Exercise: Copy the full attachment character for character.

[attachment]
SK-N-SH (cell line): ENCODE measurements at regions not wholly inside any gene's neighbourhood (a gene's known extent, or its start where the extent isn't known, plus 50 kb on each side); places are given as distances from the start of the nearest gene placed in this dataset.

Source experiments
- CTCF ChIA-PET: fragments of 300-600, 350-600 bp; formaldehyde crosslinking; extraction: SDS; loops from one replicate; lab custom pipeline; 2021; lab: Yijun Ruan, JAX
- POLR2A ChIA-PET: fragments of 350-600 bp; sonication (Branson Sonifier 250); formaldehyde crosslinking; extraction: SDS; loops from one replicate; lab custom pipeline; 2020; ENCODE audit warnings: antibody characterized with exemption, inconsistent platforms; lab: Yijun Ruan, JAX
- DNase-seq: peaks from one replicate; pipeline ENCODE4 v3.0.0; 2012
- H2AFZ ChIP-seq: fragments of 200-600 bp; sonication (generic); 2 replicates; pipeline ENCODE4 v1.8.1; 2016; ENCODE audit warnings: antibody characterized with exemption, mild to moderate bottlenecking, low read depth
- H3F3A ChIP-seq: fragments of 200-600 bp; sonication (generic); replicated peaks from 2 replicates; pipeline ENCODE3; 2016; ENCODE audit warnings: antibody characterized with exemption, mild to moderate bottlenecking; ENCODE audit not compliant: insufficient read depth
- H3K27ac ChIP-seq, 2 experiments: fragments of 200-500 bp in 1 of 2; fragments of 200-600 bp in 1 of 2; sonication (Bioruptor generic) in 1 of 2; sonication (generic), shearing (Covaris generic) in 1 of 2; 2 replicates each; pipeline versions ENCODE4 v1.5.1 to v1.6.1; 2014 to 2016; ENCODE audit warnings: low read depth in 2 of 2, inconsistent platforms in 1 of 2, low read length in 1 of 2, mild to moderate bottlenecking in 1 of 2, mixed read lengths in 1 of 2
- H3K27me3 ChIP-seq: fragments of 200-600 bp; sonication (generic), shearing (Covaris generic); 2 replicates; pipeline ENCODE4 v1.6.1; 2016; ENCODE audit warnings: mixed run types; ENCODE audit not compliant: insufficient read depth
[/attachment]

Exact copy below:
SK-N-SH (cell line): ENCODE measurements at regions not wholly inside any gene's neighbourhood (a gene's known extent, or its start where the extent isn't known, plus 50 kb on each side); places are given as distances from the start of the nearest gene placed in this dataset.

Source experiments
- CTCF ChIA-PET: fragments of 300-600, 350-600 bp; formaldehyde crosslinking; extraction: SDS; loops from one replicate; lab custom pipeline; 2021; lab: Yijun Ruan, JAX
- POLR2A ChIA-PET: fragments of 350-600 bp; sonication (Branson Sonifier 250); formaldehyde crosslinking; extraction: SDS; loops from one replicate; lab custom pipeline; 2020; ENCODE audit warnings: antibody characterized with exemption, inconsistent platforms; lab: Yijun Ruan, JAX
- DNase-seq: peaks from one replicate; pipeline ENCODE4 v3.0.0; 2012
- H2AFZ ChIP-seq: fragments of 200-600 bp; sonication (generic); 2 replicates; pipeline ENCODE4 v1.8.1; 2016; ENCODE audit warnings: antibody characterized with exemption, mild to moderate bottlenecking, low read depth
- H3F3A ChIP-seq: fragments of 200-600 bp; sonication (generic); replicated peaks from 2 replicates; pipeline ENCODE3; 2016; ENCODE audit warnings: antibody characterized with exemption, mild to moderate bottlenecking; ENCODE audit not compliant: insufficient read depth
- H3K27ac ChIP-seq, 2 experiments: fragments of 200-500 bp in 1 of 2; fragments of 200-600 bp in 1 of 2; sonication (Bioruptor generic) in 1 of 2; sonication (generic), shearing (Covaris generic) in 1 of 2; 2 replicates each; pipeline versions ENCODE4 v1.5.1 to v1.6.1; 2014 to 2016; ENCODE audit warnings: low read depth in 2 of 2, inconsistent platforms in 1 of 2, low read length in 1 of 2, mild to moderate bottlenecking in 1 of 2, mixed read lengths in 1 of 2
- H3K27me3 ChIP-seq: fragments of 200-600 bp; sonication (generic), shearing (Covaris generic); 2 replicates; pipeline ENCODE4 v1.6.1; 2016; ENCODE audit warnings: mixed run types; ENCODE audit not compliant: insufficient read depth